Red Cadillac-1

The hoisting of the Red Flag in October 1949 marked the establishment of the Peoples Republic of China (PRC). The Hongqi literary meaning the ‘Red Flag’ is China’s equivalent of the Cadillac-1 (The US Presidential State car) also known as the Beast. The Hongqi production started in the 1950s. To this date the Hongqi gets the honour of transporting leaders of the PRC at all national events. 

US President Richard Nixon was the first US leader to experience the Hongqi while visiting China according to Chinese sources and many decades later after the PRC liberalised its economy and started attracting western entrepreneurs, US based SILK EV LLC started a joint innovation centre in the PRC and Italy to develop a super sports model for the iconic Hongqi and the US investor has invested approx.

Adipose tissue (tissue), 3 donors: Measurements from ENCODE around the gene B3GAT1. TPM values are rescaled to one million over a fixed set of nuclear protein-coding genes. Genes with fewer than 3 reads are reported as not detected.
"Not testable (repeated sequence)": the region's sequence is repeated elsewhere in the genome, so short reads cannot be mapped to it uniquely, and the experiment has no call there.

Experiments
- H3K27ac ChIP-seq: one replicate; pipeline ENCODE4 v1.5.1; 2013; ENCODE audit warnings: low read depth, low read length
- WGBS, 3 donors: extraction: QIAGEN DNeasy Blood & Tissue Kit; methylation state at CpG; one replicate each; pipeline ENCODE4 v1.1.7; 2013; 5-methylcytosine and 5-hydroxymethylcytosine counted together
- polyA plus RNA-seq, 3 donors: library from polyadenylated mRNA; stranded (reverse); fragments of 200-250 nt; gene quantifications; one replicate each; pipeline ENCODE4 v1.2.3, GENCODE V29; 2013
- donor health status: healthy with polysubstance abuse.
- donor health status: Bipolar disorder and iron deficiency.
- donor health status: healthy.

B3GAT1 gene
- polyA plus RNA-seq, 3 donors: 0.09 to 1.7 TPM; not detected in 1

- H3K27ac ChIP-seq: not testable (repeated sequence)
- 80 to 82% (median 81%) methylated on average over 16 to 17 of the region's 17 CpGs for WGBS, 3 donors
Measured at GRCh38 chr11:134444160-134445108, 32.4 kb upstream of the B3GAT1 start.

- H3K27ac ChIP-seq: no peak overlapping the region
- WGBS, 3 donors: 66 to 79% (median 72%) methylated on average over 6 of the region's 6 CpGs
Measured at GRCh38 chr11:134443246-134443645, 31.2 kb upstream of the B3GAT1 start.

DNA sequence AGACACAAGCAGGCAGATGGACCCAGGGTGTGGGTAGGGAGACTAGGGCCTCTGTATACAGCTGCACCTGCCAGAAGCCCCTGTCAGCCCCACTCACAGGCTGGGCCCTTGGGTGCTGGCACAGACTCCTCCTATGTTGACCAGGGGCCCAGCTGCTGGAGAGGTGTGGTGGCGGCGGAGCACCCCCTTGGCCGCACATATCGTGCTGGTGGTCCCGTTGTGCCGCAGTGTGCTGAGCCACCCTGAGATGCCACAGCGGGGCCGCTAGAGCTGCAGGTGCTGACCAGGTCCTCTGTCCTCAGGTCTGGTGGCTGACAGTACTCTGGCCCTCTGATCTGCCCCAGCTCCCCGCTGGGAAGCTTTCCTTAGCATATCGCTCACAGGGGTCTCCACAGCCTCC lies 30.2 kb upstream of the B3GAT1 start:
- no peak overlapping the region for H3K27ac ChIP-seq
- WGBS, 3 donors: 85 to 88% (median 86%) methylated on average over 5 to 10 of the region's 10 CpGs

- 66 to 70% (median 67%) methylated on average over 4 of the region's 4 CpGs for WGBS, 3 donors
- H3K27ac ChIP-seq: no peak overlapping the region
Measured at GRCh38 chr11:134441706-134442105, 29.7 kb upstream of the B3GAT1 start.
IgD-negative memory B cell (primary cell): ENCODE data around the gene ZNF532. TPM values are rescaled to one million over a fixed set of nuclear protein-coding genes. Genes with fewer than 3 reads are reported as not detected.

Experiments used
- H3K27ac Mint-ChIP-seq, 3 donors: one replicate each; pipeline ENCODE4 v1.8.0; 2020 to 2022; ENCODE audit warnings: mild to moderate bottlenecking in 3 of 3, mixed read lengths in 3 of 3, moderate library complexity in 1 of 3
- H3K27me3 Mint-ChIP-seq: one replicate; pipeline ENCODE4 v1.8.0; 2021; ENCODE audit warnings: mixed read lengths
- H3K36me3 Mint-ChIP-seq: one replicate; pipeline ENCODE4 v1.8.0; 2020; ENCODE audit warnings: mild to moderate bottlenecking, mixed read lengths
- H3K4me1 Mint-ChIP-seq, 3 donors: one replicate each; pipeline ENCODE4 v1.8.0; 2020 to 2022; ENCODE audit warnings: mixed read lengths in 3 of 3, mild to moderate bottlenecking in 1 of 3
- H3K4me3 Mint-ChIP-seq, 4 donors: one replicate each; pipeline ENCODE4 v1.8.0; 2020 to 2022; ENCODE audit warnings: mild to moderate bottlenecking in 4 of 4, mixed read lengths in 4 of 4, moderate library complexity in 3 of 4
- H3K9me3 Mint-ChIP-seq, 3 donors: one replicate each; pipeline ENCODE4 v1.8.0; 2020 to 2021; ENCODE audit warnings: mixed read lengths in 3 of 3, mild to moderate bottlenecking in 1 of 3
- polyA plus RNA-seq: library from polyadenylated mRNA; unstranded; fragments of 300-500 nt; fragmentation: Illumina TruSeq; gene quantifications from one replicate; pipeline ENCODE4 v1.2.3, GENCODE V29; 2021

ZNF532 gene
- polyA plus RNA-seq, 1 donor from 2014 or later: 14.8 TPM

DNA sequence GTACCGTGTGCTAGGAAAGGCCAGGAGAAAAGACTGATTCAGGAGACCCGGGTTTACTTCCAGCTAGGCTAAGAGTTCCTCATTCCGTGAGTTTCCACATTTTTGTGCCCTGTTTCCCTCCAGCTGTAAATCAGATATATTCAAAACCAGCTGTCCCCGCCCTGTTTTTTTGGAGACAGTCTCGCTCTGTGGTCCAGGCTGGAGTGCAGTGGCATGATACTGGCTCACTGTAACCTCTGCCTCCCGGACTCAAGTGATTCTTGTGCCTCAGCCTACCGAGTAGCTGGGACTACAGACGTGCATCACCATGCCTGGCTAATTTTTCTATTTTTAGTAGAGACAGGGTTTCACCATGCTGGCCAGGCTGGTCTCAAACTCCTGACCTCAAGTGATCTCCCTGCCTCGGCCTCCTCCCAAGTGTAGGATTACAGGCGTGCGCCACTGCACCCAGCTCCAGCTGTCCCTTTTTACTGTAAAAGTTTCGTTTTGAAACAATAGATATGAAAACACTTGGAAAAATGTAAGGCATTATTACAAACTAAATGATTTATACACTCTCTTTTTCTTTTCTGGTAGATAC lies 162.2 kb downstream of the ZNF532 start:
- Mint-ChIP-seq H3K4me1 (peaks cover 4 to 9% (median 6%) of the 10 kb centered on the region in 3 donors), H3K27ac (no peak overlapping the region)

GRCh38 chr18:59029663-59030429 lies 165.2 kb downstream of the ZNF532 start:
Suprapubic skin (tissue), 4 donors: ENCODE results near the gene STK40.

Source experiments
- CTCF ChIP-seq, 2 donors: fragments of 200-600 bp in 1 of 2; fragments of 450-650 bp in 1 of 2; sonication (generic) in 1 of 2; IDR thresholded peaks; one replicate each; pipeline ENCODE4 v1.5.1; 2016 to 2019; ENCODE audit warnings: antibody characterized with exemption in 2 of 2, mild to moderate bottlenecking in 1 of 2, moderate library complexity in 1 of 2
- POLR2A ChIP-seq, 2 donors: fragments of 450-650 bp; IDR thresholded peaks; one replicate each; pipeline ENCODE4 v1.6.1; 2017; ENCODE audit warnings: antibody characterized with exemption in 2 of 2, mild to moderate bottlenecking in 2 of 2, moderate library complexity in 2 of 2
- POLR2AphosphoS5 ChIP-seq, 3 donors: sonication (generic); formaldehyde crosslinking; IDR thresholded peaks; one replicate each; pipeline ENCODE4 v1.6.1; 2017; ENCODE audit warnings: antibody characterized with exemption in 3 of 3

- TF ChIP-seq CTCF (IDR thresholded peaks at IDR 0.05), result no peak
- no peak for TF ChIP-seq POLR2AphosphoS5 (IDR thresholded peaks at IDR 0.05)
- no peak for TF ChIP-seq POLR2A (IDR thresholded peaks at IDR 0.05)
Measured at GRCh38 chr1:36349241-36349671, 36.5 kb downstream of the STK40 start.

25 million USD in the facility. The innovation centre partnered with the leading automaker FAW Group which owns the Hongqi brand and other leading global automobile companies to support the development of the Hongqi sports series. Investments going up to more than one billion USD is expected to be made by the investor to produce the new model which they expect would be a famous brand in the sports car market. 

Jinasena Magpie, Micro and the millennium challenges

US Secretary of State Mike Pompeo is expected in Sri Lanka in few days. He is supposed to be breaking away from a joint tour with his Cabinet colleague US Defence Secretary Mark Esper who will be visiting New Delhi to initiate a military cooperation agreement to face the men who use the Hongqi in the new millennium.